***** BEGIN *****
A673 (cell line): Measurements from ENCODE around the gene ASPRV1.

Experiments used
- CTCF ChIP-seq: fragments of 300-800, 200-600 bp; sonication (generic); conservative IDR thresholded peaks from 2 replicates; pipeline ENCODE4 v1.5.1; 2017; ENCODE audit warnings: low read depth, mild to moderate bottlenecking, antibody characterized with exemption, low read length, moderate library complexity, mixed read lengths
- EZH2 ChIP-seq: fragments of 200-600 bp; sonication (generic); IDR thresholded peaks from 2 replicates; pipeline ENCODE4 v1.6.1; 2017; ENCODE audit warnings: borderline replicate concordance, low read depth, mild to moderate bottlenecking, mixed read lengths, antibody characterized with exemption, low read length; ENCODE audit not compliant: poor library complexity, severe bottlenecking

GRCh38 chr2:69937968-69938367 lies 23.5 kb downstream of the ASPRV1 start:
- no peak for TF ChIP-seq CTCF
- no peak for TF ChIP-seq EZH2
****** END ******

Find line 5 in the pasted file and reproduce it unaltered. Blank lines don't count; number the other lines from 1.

GRCh38 chr2:69937968-69938367 lies 23.5 kb downstream of the ASPRV1 start: